Ephemeral Ideas for Handbuilding Dawn Holder, Univ of the Ozarks

Some ideas for pieces that would celebrate clay in its impermanent states

 Students that don’t have clay could use other plastic materials (For any of my students who weren’t able to get their clay, I was going to suggest they experiment with other plastic, malleable materials. Dough, play dough, polymer clay, papier-mâché, gum, etc?)



*For this category, consider setting up a time lapse. Or make a short video. Or a series of multiple photos.


Make a beautiful cup or vessel out of clay. Wait for it to become bone dry. Fill it with water and document it as it dissolves. Would it be interesting to document yourself holding it or attempting to drink from it? (Linda Swanson)


Make a sculptural of a simplified human figure (or animal). Let the sculpture become bone dry. Set up a situation so that the sculpture interacts with water and document what happens. You could put it outside on a rainy day, slowly pour water over it, put it in a stream, spray it with a hose, etc. (Beth Cavener, Shay Church)


The Body

Create a small object out of clay. Something precious. Create a photo that shows you interacting with the work somehow. Don’t show your whole body, just a close up. (Since we are sharing these, let’s not create anything rated R). (Bailey Arend)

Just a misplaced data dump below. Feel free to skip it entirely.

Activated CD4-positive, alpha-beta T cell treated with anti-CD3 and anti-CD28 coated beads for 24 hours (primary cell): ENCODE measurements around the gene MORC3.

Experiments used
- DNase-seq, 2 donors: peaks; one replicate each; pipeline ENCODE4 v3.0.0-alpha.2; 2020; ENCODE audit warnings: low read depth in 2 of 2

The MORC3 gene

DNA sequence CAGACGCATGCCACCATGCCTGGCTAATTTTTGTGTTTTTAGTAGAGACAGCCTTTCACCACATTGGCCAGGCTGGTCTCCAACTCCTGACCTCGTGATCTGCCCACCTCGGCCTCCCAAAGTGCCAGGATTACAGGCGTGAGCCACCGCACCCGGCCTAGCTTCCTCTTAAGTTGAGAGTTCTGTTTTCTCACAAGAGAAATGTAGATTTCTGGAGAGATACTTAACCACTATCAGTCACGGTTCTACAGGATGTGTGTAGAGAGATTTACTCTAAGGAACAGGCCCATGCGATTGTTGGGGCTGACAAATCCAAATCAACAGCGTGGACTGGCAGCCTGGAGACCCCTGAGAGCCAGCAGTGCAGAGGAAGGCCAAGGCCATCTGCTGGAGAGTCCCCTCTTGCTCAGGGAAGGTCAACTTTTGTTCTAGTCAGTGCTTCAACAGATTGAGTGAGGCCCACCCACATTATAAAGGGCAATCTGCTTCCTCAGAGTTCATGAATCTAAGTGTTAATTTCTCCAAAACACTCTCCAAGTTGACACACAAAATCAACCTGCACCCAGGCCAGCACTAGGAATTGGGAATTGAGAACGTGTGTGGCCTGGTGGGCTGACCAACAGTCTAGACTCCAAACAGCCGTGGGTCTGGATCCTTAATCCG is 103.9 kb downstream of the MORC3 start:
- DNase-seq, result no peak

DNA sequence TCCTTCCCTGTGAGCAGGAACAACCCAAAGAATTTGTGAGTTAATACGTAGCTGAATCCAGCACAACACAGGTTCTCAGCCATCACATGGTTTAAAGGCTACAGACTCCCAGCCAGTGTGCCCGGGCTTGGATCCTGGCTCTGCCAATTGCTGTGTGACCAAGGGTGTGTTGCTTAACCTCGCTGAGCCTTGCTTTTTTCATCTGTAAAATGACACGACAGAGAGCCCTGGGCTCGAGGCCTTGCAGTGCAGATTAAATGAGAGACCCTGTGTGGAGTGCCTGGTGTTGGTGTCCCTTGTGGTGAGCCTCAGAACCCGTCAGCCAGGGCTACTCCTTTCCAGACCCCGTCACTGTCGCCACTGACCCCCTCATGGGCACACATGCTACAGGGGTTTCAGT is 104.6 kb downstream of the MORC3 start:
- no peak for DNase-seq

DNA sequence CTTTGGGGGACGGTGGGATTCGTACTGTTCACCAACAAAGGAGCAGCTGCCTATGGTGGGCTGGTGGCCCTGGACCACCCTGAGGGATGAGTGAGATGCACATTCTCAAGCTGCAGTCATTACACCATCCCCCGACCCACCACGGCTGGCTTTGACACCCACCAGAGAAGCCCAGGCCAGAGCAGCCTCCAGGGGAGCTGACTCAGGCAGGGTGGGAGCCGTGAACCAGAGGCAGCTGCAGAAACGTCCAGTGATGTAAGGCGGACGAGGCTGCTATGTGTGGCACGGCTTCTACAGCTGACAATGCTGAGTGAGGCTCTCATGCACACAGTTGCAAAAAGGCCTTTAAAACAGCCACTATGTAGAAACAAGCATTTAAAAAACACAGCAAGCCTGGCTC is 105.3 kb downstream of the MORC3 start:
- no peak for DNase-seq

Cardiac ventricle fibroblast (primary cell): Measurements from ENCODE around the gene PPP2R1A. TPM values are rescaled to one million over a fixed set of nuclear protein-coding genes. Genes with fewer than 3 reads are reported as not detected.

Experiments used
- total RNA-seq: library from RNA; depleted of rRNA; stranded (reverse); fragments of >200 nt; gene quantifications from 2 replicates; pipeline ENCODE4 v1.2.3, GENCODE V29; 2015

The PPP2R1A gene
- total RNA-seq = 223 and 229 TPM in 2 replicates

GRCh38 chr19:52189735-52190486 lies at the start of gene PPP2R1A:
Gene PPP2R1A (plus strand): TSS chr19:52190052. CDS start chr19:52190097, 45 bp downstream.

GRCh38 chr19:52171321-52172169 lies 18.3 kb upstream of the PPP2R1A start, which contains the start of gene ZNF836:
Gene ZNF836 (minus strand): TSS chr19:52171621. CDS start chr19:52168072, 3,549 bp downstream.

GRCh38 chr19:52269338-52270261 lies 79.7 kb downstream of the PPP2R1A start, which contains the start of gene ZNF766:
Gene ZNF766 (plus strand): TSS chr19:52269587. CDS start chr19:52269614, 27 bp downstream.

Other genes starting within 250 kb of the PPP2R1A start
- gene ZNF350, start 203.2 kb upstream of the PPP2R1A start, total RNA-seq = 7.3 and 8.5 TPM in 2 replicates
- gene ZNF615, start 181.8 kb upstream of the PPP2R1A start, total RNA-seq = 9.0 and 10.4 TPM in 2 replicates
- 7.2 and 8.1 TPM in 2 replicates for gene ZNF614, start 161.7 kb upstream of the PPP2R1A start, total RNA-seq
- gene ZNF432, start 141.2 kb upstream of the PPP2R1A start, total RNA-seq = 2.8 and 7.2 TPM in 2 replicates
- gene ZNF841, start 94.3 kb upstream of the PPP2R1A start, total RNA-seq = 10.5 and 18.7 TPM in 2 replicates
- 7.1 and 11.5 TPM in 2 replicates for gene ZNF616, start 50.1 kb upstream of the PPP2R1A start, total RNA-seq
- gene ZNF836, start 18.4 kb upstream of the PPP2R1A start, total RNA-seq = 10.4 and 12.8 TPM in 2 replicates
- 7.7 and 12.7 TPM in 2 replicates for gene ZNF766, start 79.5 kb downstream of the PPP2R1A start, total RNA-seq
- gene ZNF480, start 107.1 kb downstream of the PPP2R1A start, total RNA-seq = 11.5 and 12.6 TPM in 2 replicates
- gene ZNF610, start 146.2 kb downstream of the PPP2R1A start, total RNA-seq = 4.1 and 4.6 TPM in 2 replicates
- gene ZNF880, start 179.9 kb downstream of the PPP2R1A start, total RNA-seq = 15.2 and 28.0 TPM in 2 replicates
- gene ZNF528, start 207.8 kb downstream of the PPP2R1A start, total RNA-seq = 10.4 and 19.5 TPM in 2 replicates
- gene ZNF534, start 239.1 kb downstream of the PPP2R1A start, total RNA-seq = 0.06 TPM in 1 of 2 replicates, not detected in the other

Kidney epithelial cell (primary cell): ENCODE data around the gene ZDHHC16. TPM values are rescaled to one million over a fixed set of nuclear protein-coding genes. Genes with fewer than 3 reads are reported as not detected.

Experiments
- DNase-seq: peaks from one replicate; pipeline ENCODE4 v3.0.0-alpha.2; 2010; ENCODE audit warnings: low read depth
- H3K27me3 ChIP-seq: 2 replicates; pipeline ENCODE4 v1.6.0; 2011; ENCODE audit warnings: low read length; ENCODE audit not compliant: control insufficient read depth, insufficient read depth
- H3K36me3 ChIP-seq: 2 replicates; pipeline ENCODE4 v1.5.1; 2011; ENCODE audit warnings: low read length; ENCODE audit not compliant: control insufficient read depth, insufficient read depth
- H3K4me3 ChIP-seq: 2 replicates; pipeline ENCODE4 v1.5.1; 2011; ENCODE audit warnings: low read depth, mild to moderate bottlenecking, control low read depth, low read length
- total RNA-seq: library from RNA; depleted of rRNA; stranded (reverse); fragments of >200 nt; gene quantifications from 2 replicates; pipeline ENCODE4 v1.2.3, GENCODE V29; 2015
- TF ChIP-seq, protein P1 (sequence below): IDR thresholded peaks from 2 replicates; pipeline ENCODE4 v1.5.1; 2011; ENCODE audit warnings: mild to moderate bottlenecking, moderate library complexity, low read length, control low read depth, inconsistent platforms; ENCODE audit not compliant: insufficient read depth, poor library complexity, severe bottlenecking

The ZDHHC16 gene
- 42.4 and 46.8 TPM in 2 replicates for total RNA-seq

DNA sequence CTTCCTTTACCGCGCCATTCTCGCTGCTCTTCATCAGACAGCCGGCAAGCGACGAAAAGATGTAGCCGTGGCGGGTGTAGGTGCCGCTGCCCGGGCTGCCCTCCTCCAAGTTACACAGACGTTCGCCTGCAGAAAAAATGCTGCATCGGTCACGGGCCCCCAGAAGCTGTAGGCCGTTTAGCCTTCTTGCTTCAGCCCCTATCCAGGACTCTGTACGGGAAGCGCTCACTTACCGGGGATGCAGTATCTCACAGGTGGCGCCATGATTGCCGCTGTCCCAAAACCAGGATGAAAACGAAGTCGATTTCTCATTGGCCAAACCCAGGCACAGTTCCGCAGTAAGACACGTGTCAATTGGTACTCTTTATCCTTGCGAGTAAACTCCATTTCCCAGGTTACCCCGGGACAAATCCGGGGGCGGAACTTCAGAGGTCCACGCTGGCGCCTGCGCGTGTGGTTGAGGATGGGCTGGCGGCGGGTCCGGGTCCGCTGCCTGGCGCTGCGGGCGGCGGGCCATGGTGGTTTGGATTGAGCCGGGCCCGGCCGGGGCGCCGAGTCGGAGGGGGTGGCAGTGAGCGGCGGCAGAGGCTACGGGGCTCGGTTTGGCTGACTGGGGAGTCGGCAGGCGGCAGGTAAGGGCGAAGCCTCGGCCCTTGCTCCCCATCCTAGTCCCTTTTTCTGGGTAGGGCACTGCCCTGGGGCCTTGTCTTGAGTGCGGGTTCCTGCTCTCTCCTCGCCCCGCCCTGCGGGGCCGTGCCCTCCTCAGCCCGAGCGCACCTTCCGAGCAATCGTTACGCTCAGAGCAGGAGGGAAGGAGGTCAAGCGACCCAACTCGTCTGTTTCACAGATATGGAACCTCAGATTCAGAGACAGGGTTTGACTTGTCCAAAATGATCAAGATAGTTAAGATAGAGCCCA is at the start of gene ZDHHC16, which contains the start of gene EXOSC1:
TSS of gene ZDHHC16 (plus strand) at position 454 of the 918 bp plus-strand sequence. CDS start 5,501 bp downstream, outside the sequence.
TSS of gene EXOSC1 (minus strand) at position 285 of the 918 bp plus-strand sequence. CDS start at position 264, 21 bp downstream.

Create a mask out of wet clay that expresses a strong emotion. Document yourself wearing it. Think about your clothing, body language, and posture. Does your body language reinforce or contradict the emotion of the mask? (Teri Frame)



Create a new life form by taking parts of two or three different living things and combining them together. Document this new life form in its natural habitat. (Kate McDowell)


Create a colony of small organisms and attach them to something. The organisms could be microorganisms, lichen, fungi, insects, tiny plants, etc. The form should be simple so you can make a lot. What do they grow on? How do they interact with their host? (David Katz)



Create a small scene with at least three components and place it somewhere unexpected. Your placement should create a strong contrast of scale, so the viewer seems to have stumbled in on a tiny world. (Charles Simmons, Kristen Morgin)

Create a simple vessel form and cut a hole or portal in it. Build a small scene that occurs in the interior space. How does light enter into your tiny space? What can we see? What might be obscured by the vessel? (Walter Martin & Paloma Muñoz)


Posted on

March 20, 2020

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